What Is the Future of Modular Construction in UK’s Real Estate Market?

April 19, 2024

Modular construction, a building technique that has risen to the forefront of the construction industry, is changing the way homes are built. The UK real estate market, in particular, has been a significant adopter of this approach, with many industry professionals claiming it is the future of housing.

So, what exactly does this future look like? And how does the UK’s modular construction sector measure up on a global scale? This report provides an overview of the modular construction market, with particular focus on housing projects in the UK.

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The Modular Construction Overview

Modular construction refers to the process of building modular units off-site, in a factory setting, where they are then transported to the building site to be assembled. This construction method is fundamentally different from traditional on-site building, as it enables the simultaneous development of the site and building modules, significantly reducing the total construction time.

The modular construction sector has grown significantly over the past decade. According to market reports, the global modular construction market was valued at $67.4 billion in 2020. It is expected to grow at a compound annual growth rate (CAGR) of 6.1% from 2021 to 2028, reaching an estimated value of $106.22 billion by the end of 2028.

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In the UK, modular construction represents a substantial portion of the building industry. In 2020, the market value of prefabricated modular housing construction was estimated at £2.85 billion. With a robust pipeline of planned projects, industry experts expect this figure to increase substantially in the future.

The Benefits of Modular Construction

Modular construction has several notable advantages over traditional building methods. One of the most significant is the reduction in construction time. Thanks to factory production, modular construction can be up to 50% faster than traditional building methods. This allows projects to be delivered more quickly, reducing holding costs and generating faster return on investment.

Another considerable advantage is the minimisation of weather-related delays. Because the majority of the construction process happens in a controlled factory environment, projects are less likely to be delayed by adverse weather conditions. This consistency in the building process can lead to higher quality outcomes.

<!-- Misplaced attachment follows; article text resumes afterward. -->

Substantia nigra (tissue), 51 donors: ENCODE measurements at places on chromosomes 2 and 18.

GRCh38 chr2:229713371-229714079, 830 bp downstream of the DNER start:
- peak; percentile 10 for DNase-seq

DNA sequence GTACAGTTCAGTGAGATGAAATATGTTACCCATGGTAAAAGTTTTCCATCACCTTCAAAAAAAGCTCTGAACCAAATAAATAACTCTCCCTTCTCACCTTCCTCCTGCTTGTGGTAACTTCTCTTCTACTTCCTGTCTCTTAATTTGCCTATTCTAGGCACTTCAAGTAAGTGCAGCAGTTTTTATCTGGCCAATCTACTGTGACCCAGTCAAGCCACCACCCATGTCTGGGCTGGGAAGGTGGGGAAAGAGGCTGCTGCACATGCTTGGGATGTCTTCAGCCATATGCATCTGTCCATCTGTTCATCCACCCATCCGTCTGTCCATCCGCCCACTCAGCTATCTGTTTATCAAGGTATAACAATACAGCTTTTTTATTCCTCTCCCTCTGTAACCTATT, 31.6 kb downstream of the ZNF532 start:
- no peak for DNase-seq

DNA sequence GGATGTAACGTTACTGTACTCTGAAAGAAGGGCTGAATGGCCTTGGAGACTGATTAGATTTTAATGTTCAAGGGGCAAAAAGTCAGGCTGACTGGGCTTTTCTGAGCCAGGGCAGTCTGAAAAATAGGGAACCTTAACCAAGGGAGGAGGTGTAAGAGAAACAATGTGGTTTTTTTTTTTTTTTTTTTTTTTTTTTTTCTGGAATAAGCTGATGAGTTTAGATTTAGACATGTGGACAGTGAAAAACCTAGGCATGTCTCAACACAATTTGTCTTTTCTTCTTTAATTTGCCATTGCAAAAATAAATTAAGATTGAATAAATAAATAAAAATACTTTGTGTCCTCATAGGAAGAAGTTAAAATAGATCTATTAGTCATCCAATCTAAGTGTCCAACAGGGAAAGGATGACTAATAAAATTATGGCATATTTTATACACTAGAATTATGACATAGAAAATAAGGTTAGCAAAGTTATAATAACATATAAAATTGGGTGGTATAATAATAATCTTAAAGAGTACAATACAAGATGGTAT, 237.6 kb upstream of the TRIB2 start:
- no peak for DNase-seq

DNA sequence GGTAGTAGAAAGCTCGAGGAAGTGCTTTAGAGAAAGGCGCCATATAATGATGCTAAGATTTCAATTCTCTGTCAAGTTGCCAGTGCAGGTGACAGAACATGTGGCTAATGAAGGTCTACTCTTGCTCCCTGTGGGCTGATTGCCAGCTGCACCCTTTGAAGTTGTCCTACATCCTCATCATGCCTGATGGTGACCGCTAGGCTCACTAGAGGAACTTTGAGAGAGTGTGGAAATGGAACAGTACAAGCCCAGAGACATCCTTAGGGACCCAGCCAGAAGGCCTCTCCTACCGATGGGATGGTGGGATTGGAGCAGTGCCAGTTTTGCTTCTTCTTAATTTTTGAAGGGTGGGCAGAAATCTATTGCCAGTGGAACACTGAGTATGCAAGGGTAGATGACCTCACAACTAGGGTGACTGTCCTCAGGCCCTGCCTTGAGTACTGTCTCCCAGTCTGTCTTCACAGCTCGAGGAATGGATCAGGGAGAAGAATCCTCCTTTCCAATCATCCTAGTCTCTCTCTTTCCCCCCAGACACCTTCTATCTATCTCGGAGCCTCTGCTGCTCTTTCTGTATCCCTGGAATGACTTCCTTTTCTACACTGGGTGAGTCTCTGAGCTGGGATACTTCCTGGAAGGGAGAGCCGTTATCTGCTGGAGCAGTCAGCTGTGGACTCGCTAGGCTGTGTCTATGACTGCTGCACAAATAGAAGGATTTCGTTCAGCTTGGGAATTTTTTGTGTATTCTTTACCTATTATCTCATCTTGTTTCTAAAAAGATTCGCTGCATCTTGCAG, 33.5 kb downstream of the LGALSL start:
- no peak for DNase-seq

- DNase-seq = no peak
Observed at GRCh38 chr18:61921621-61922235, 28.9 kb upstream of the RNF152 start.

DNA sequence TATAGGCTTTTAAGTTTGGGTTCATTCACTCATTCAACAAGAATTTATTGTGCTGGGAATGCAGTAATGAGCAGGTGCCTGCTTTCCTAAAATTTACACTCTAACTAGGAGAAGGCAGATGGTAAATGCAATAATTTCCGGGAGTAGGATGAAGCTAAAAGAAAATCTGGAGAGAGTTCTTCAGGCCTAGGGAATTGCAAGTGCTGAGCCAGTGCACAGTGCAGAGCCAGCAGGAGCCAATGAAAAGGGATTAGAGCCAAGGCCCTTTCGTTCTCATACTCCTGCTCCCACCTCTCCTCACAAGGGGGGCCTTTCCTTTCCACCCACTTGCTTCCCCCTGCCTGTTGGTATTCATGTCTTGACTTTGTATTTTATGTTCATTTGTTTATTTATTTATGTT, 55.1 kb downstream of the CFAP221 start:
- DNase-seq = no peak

Moreover, modular construction is known for its sustainability. The controlled factory environment allows for better management of materials and reduces waste. Additionally, many modular buildings are energy-efficient, contributing to the reduction of carbon footprints.

The UK’s Housing Sector and Modular Construction

In the UK, modular construction is increasingly being recognised as a viable solution to the country’s housing crisis. With the population growing faster than the rate at which homes are built, the UK needs to build hundreds of thousands of homes each year to meet demand. Modular construction, with its potential for speed and efficiency, offers a possible solution to this problem.

Several housing associations and developers have already embraced modular construction. For example, London-based housing association Swan has pledged to build 100% of its new homes using modular construction. Similarly, developer Legal & General has committed to building 3,500 modular homes per year.

The Future of Modular Construction in the UK

The future of the UK’s modular construction industry looks promising. The government has recognised the potential of modular construction and is supporting its growth through policies and funding. In 2020, the UK government announced a £12.2 billion fund for affordable homes, a significant portion of which is expected to be allocated to modular construction projects.

Furthermore, industry reports suggest that modular construction will become more mainstream. A report by the Royal Institution of Chartered Surveyors (RICS) predicts that by 2030, 25% of all new homes in the UK will be built using modular construction.